Yom Kippur is the holiest day of the year–the day on which we are closest to God and to the quintessence of our own souls. It is the Day of Atonement–“For on this day He will forgive you, to purify you, that you be cleansed from all your sins before God” (Leviticus 16:30).
For close to twenty-six hours–from several minutes before sunset on Tishrei 9 to after nightfall on Tishrei 10–we “afflict our souls”: we abstain from food and drink, do not wash or anoint our bodies, do not wear leather footwear, and abstain from marital relations.
Before Yom Kippur we perform the Kaparot atonement service; we request and receive honey cake, in acknowledgement that we are all recipients in God’s world and in prayerful hope for a sweet and abundant year; eat a festive meal; immerse in a mikvah; and give extra charity. Late afternoon we eat the pre-fast meal, following which we bless our children, light a memorial candle as well as the holiday candles, and go to the synagogue for Kol Nidrei services.
In the course of Yom Kippur we hold five prayer services: Maariv, with its solemn Kol Nidrei service, on the eve of Yom Kippur; Shacharit–the morning prayer; Musaf, which includes a detailed account of the Yom Kippur Temple service; Minchah, which includes the reading of the Book of Jonah and Neilah the “closing of the gates” service at sunset. We say the Al Chet confession of sins eight times in the course of Yom Kippur, and recite Psalms every available moment.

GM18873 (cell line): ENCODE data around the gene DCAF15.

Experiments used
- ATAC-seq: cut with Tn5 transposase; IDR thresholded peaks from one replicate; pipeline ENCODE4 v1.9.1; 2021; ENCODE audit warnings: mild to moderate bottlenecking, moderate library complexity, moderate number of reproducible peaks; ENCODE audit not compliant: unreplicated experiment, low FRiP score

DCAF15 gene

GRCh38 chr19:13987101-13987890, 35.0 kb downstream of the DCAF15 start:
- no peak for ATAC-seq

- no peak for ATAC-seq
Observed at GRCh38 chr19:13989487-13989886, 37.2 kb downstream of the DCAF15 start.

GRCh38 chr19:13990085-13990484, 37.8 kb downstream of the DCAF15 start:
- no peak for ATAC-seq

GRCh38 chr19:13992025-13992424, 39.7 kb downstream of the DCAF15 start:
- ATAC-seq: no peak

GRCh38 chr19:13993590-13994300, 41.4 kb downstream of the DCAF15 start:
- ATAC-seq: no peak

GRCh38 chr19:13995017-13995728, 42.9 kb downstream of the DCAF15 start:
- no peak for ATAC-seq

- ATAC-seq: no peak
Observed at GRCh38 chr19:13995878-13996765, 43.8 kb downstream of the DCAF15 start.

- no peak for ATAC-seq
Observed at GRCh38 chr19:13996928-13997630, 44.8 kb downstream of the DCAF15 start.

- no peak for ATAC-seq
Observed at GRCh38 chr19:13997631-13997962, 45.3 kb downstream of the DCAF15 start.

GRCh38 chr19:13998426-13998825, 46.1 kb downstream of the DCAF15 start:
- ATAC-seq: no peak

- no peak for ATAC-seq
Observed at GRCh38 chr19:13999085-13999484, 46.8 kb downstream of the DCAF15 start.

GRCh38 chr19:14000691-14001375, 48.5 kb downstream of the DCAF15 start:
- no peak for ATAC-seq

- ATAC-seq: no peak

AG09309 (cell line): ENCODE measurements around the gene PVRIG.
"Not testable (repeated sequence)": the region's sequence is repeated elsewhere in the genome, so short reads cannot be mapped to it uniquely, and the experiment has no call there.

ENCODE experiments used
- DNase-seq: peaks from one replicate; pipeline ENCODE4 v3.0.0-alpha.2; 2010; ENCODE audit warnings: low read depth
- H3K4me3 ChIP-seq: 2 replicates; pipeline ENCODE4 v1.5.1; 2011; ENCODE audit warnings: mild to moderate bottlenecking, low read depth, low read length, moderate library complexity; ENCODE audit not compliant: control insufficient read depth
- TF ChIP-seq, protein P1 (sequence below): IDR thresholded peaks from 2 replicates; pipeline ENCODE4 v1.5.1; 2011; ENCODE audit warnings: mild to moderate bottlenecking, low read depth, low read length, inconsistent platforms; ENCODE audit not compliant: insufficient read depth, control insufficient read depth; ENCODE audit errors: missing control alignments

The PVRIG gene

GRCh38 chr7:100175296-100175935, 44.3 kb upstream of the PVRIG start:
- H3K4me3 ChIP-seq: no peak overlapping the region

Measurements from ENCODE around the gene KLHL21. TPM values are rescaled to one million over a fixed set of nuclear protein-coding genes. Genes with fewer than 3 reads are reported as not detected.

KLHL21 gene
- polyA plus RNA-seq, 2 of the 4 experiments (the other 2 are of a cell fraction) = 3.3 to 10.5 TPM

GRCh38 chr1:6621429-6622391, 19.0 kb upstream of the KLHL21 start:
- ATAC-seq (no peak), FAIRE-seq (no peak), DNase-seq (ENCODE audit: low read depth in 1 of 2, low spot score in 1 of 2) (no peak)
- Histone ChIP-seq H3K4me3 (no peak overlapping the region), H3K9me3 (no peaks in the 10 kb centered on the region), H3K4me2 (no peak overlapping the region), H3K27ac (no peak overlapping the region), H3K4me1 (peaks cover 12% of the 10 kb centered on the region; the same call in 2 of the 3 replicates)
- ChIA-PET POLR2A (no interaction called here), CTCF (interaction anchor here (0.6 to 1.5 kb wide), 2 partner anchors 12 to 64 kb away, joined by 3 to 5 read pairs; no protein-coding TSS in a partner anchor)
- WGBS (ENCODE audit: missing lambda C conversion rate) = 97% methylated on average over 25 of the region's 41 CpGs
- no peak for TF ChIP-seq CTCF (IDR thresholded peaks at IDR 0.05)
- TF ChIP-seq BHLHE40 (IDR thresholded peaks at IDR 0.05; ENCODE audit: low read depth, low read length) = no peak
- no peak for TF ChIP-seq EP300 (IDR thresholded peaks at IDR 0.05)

The day is the most solemn of the year, yet an undertone of joy suffuses it: a joy that revels in the spirituality of the day and expresses the confidence that God will accept our repentance, forgive our sins, and seal our verdict for a year of life, health and happiness. The closing Neilah service climaxes in the resounding cries of “Hear O Israel… God is one.” Then joy erupts in song and dance (a Chabad custom is to sing the lively “Napoleon’s March”), followed by a single blast of the shofar, followed by the proclamation, “Next year in Jerusalem.” We then partake of a festive after-fast meal, making the evening after Yom Kippur a Yom Tov (festival) in its own right.
For more about Yom Kippur, visit the Yom Kippur megasite where you’ll find everything from a simple, straight-forward how-to guide to Yom Kippur observances, to profound insights into the significance of the festival from the wells of Chassidic wisdom. Also – join a Yom Kippur service at a Chabad Center near you!
Yom Kippur is October 3-4, 2014
(Source: Chabad.org. Submitted by Chabad of Cobb)